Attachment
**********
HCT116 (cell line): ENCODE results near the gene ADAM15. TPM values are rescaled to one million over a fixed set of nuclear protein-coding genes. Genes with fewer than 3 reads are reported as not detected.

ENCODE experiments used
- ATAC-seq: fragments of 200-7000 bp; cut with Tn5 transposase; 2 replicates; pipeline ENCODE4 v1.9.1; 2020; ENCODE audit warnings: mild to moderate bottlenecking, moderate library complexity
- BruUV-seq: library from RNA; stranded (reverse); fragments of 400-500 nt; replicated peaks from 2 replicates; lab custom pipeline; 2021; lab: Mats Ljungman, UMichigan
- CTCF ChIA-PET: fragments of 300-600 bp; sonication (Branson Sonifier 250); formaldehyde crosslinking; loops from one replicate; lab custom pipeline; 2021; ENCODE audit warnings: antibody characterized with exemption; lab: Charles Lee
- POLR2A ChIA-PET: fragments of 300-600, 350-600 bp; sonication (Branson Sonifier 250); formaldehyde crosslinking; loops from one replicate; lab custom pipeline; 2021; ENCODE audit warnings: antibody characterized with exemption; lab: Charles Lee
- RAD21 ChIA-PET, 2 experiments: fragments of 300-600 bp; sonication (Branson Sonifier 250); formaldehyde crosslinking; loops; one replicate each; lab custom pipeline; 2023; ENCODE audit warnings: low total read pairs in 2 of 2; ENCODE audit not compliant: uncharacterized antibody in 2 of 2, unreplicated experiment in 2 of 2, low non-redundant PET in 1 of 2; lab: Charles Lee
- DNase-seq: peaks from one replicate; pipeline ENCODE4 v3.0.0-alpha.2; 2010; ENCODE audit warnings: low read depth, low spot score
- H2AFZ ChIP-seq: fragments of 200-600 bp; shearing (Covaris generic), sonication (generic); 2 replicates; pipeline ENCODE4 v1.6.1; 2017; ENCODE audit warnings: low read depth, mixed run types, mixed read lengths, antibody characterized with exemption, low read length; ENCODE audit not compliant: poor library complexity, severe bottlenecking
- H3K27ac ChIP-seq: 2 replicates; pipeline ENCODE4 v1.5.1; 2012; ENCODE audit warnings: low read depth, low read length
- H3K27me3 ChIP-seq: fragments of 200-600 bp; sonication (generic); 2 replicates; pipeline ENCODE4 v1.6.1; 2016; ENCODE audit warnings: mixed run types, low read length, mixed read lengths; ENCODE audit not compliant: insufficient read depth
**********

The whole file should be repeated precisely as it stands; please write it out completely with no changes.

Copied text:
HCT116 (cell line): ENCODE results near the gene ADAM15. TPM values are rescaled to one million over a fixed set of nuclear protein-coding genes. Genes with fewer than 3 reads are reported as not detected.

ENCODE experiments used
- ATAC-seq: fragments of 200-7000 bp; cut with Tn5 transposase; 2 replicates; pipeline ENCODE4 v1.9.1; 2020; ENCODE audit warnings: mild to moderate bottlenecking, moderate library complexity
- BruUV-seq: library from RNA; stranded (reverse); fragments of 400-500 nt; replicated peaks from 2 replicates; lab custom pipeline; 2021; lab: Mats Ljungman, UMichigan
- CTCF ChIA-PET: fragments of 300-600 bp; sonication (Branson Sonifier 250); formaldehyde crosslinking; loops from one replicate; lab custom pipeline; 2021; ENCODE audit warnings: antibody characterized with exemption; lab: Charles Lee
- POLR2A ChIA-PET: fragments of 300-600, 350-600 bp; sonication (Branson Sonifier 250); formaldehyde crosslinking; loops from one replicate; lab custom pipeline; 2021; ENCODE audit warnings: antibody characterized with exemption; lab: Charles Lee
- RAD21 ChIA-PET, 2 experiments: fragments of 300-600 bp; sonication (Branson Sonifier 250); formaldehyde crosslinking; loops; one replicate each; lab custom pipeline; 2023; ENCODE audit warnings: low total read pairs in 2 of 2; ENCODE audit not compliant: uncharacterized antibody in 2 of 2, unreplicated experiment in 2 of 2, low non-redundant PET in 1 of 2; lab: Charles Lee
- DNase-seq: peaks from one replicate; pipeline ENCODE4 v3.0.0-alpha.2; 2010; ENCODE audit warnings: low read depth, low spot score
- H2AFZ ChIP-seq: fragments of 200-600 bp; shearing (Covaris generic), sonication (generic); 2 replicates; pipeline ENCODE4 v1.6.1; 2017; ENCODE audit warnings: low read depth, mixed run types, mixed read lengths, antibody characterized with exemption, low read length; ENCODE audit not compliant: poor library complexity, severe bottlenecking
- H3K27ac ChIP-seq: 2 replicates; pipeline ENCODE4 v1.5.1; 2012; ENCODE audit warnings: low read depth, low read length
- H3K27me3 ChIP-seq: fragments of 200-600 bp; sonication (generic); 2 replicates; pipeline ENCODE4 v1.6.1; 2016; ENCODE audit warnings: mixed run types, low read length, mixed read lengths; ENCODE audit not compliant: insufficient read depth